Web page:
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Book Review: Seeking Allah, Finding Jesus

Book Review: Seeking Allah, Finding Jesus

A Devout Muslim Encounters Christianity

I began reading this biography with very little knowledge about Muslim customs and beliefs, but Nabeel Qureshi offers us a unique windows into his early life, being raised in a devout Muslim home.  He gives us definitions and explanations along the way as he describes, in detail, the symbolism behind the expressions of their faith.  Qureshi points out the similarities between Islam and Christianity, but more importantly he expounds on the differences – how the western world thinks differently from middle-easterners in the very core of their beliefs.

Qureshi shares his deeply rooted passion for Islam and his discovery of evidence that Jesus rose from the dead and claimed to be God – evidence that directly contradicts what he had been taught. Unable to deny the arguments but not wanting to deny his family, Qureshi’s inner battle will challenge Christians and Muslims alike.

Engaging and thought-provoking, “Seeking Allah, Finding Jesus” tells a powerful story of the clash between Islam and Christianity in one man’s heart and of the peace he eventually found in Jesus.  This is a must read book, especially for the Christian who wants to know more about Islam and how to tell your Muslim friends about Isa (Jesus).


EDIT: Allow me to add one thing.  This book gets very good reviews (4.9 on Amazon, 4.8 at Barnes & Noble, 4.54 on Goodreads.com) but I have noticed one common thread among those few who gave this book 1 star – their disbelief in the supernatural part of Qureshi’s conversion.  He asked for, and received, a series of dreams from God that led Him to the truth of Scripture.  (Read about it. It’s awesome.)  He clearly explains that the dreams didn’t save him, but they did point him to God’s Word where he had an encounter with Jesus.  I have absolutely no problem believing this, especially if we believe the Bible.  To quote Father Louis Gilbert:

“Two different Josephs in the Bible had what we might call ‘strange dreams’.  One became Pharaoh’s right-hand-man as a result and the other became the husband of Mary and the earthly father of our Lord Jesus.  Something they ate, was it? I think not.”

five-stars

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Posted by on June 17, 2017 in Book Review

 

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An Enthusiastic Second Fiddle

SecondFiddleWhen asked which was the most difficult instrument to play, the great conductor Leonard Bernstein said, “Second fiddle. I can always get plenty of first violinists, but to find one who plays second violin with as much enthusiasm, now that’s a problem. And yet if no one plays second, we have no harmony.”

Personally, I really struggle with this.  My love language is “words of affirmation”, my personality has this built-in desire to be liked, and if I’m not careful, my actions (and sometimes my words) scream “LOOK AT ME” like a melodramatic toddler.  It can be difficult for me to get motivated when no one is watching or when becomes apparent that I won’t get any credit for a job well done.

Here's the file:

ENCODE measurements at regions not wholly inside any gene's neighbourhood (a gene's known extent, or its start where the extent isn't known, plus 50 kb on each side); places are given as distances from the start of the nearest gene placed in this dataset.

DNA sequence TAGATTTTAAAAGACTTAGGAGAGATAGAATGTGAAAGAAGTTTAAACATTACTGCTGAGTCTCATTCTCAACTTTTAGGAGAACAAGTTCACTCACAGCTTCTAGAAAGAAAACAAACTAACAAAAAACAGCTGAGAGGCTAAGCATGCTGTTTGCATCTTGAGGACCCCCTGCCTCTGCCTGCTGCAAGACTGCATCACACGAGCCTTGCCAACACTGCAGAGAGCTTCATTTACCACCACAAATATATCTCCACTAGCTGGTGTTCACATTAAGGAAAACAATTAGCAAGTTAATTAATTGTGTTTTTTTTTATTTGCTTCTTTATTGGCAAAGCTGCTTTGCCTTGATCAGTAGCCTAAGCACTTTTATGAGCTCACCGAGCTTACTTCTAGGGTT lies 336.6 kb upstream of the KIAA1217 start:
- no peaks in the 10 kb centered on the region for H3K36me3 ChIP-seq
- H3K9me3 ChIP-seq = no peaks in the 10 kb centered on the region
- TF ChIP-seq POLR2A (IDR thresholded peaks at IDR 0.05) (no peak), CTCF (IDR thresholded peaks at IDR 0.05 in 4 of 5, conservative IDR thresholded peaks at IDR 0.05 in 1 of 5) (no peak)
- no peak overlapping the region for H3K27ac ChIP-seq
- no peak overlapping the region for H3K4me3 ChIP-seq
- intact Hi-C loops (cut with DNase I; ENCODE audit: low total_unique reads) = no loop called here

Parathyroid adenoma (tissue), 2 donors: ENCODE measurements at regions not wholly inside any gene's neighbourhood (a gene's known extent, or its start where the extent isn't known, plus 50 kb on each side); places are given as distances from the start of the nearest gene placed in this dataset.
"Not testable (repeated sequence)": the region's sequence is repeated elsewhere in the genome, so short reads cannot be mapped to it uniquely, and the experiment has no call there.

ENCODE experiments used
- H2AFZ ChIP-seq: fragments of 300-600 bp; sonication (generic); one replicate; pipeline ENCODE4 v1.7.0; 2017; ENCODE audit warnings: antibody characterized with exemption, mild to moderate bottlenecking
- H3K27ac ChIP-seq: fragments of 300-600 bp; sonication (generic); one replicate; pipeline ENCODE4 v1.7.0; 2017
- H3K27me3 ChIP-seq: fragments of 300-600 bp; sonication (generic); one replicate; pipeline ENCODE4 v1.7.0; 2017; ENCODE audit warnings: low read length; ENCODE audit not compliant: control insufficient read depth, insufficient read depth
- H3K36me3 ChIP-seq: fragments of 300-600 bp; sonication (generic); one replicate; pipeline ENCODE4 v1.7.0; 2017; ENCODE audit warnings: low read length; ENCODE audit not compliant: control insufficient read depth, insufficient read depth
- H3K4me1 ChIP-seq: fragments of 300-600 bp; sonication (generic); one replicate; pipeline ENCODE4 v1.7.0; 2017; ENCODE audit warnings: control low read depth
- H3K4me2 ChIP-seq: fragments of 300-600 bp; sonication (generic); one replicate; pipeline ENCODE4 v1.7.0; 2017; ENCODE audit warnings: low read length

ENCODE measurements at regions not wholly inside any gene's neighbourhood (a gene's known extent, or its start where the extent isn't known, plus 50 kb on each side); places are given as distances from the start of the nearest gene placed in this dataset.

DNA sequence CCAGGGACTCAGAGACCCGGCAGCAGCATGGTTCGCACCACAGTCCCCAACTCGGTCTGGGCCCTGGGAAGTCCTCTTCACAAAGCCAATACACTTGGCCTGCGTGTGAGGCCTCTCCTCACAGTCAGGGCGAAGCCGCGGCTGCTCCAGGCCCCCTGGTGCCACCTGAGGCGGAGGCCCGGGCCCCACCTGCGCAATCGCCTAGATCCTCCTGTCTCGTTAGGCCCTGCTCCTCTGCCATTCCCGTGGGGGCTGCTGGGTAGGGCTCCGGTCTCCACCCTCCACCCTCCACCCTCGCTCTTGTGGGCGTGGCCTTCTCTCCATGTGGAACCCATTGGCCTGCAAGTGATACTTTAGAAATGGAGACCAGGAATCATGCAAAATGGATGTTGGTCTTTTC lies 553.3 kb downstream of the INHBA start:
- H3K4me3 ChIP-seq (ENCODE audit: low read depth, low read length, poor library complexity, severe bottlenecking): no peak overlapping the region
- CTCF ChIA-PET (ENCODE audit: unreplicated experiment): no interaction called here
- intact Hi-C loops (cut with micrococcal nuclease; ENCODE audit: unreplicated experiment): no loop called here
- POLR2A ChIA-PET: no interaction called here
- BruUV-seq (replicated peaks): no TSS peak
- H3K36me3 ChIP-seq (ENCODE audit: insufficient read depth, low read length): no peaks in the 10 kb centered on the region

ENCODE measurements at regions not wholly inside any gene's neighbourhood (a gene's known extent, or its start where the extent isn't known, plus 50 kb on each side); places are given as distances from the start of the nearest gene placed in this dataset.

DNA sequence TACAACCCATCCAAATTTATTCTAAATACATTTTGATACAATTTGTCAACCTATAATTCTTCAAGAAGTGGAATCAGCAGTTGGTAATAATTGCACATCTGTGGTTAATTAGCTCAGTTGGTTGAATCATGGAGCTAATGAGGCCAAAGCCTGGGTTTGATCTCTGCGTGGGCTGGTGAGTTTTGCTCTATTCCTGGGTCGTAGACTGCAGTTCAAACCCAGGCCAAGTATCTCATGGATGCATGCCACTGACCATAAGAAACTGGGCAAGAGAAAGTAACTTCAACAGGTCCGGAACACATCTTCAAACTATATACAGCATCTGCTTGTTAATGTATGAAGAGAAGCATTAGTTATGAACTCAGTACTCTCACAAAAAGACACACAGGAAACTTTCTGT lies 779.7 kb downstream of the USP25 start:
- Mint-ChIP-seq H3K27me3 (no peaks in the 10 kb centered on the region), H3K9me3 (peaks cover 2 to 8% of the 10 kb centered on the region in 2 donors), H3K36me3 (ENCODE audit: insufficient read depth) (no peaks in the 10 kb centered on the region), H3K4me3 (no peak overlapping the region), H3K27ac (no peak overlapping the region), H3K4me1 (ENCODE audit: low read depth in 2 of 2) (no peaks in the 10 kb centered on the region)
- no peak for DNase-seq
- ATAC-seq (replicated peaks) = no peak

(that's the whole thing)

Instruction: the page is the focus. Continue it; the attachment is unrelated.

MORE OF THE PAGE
Everyone enjoys a pat on the back now and again, but I thrive on them.  My wife sent me an encouraging text message a few weeks ago and I took a screen shot, printed it out, and taped it to my computer.  I’m looking at it right now, extremely grateful that my wife speaks my love language and affirms me on a regular basis.

Knowing all of this – and knowing my bent toward pride and puffery – I have to guard my motives carefully.  What do I hope to gain?  Why am I doing this?

“For am I now seeking the approval of man, or of God? Or am I trying to please man? If I were still trying to please man, I would not be a servant of Christ.” -Galatians 1:10

I attended a meeting recently, for which I had done a considerable amount of behind-the-scenes work.  The organizer announced that he wanted to recognize several people who had made this event possible.  I adjusted my collar and made sure my hair was in place as he began calling out the names.  First were his business partners, followed by notable board members and then staff.  A quick assessment told me that he was going in order of importance and, in my pride, I assumed my name would be near the top of this list.  A few minutes later people stood all around the auditorium and I was still seated in my folding chair like a deflated balloon.  Even that fleeting thought – “he saved the best for la…,” was quickly dashed upon the rocks as everyone was seated to a round of applause.

My first thought was, “Well, that was a waste of my time.” followed quickly by, “I won’t do that again even if they ask me.”  But right away the Holy Spirit began to convict me.  “What’s your motive, Robert?  Did you do this in service to God and others?  Or just to be recognized.”  It was a humbling experience – a gut check – and now I praise God for it.

“Do nothing from rivalry or conceit, but in humility count others more significant than yourselves.”  -Philippians 2:3